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What Is Osteoporosis?

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Osteoporosis is low bone density, or porous bones. Your bones should be dense and solid. There are varying degrees of bone density. Osteoporosis is when the bone density is pathological and you are at a risk for fracture. The type of fracture that is of most concern is a hip fracture. When you have osteoporosis, there is also a higher risk of mortality, high risk of morbidity.

Osteopenia is when there is a decrease in bone density, so you are almost osteoporotic, but you are not quite there yet.

What causes osteoporosis?

The most common cause of osteoporosis is being post menopause. After menopause, a woman's estrogen decreases and with that, you get less of a calcium build-up in your bones. Women, after the age of about 52 (51-52 is the average age of menopause), you may start to see osteoporosis.

Some women have had their ovaries removed, or have had a hysterectomy (sometimes they remove the ovaries, sometimes they take it out), which can happen at any age, often if you have uterine fibroids. These women are also more susceptible to osteoporosis.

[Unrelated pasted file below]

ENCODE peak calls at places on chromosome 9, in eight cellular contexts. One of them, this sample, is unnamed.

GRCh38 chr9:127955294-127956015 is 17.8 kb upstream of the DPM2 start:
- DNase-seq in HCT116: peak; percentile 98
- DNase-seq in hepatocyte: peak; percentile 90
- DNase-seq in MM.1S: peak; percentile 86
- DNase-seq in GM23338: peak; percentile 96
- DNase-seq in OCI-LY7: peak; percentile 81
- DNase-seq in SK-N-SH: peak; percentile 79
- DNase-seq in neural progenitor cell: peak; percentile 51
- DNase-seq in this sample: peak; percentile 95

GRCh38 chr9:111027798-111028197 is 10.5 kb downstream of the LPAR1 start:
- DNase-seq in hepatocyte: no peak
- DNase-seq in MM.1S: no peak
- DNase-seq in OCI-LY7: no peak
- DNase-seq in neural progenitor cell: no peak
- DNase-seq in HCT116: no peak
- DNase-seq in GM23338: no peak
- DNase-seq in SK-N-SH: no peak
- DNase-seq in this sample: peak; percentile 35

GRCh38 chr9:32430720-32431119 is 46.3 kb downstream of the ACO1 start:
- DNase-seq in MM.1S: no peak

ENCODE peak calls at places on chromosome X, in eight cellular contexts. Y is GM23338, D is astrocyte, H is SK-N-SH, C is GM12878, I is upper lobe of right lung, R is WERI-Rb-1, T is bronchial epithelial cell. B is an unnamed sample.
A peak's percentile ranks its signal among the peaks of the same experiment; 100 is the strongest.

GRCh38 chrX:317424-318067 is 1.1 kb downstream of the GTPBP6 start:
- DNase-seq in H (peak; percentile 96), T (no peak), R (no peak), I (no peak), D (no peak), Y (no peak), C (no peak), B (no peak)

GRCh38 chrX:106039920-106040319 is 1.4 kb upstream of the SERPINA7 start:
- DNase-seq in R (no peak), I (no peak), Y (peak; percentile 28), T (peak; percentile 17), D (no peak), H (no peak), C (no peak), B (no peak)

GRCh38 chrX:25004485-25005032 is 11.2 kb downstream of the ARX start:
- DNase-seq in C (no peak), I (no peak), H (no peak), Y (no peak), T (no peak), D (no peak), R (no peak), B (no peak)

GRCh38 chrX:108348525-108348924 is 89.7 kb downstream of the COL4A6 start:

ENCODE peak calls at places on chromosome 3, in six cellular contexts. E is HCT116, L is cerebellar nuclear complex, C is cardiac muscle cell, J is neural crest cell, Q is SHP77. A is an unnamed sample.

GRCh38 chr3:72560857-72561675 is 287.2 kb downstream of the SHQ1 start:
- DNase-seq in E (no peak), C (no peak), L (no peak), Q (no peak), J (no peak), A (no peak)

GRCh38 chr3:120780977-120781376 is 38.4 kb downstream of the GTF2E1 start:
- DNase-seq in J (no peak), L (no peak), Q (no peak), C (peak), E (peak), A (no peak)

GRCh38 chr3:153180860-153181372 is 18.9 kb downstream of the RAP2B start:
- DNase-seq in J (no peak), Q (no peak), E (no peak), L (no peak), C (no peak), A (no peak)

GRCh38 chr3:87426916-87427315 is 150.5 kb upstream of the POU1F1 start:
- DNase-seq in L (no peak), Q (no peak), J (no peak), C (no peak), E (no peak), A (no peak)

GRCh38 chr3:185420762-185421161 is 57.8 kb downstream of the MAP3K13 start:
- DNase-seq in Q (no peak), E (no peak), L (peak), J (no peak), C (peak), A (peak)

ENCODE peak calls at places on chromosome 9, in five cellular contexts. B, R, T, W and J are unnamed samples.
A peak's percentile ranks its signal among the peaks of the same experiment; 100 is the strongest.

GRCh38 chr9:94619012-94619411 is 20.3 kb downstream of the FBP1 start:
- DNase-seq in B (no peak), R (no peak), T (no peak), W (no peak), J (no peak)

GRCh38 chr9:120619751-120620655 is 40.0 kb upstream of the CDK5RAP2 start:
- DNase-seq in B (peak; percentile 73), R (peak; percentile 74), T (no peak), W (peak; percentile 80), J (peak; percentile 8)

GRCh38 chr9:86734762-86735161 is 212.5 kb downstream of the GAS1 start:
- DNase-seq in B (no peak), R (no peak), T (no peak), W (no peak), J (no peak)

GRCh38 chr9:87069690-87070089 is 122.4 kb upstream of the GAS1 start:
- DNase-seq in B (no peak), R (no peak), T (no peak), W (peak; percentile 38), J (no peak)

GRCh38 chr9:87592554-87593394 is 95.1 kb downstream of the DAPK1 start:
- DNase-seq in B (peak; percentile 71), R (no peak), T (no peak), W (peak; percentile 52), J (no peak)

It is not common for men to have osteoporosis. Dr. JJ has a few male patients with osteoporosis. It is usually because they are not physically active or it runs in their family. There is also a genetic association to osteoporosis. If there is a family history, you are more susceptible to osteoporosis.

How can you prevent osteoporosis? What can you do to prevent osteoporosis?

The main things you can do to prevent osteoporosis are: exercising, eating foods high in calcium and taking supplements.

Exercise: You need to do weight bearing exercise like walking, jogging, soccer, tennis. These forms of physical activity put strain on your bones which makes them stronger and denser. A non-weight bearing exercise like swimming is good for your healthy, but it doesn't benefit your bones.

Eat foods that are high in calcium: like spinach, broccoli, dairy, sesame seeds, molasses.


Calcium with Vitamin D and Magnesium

Vitamin K


Vitamin D

Daily dose of calcium:

Woman- pre-menopausal 1,000 mg/day

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We value and respect our HERWriters' experiences, but everyone is different. Many of our writers are speaking from personal experience, and what's worked for them may not work for you. Their articles are not a substitute for medical advice, although we hope you can gain knowledge from their insight.


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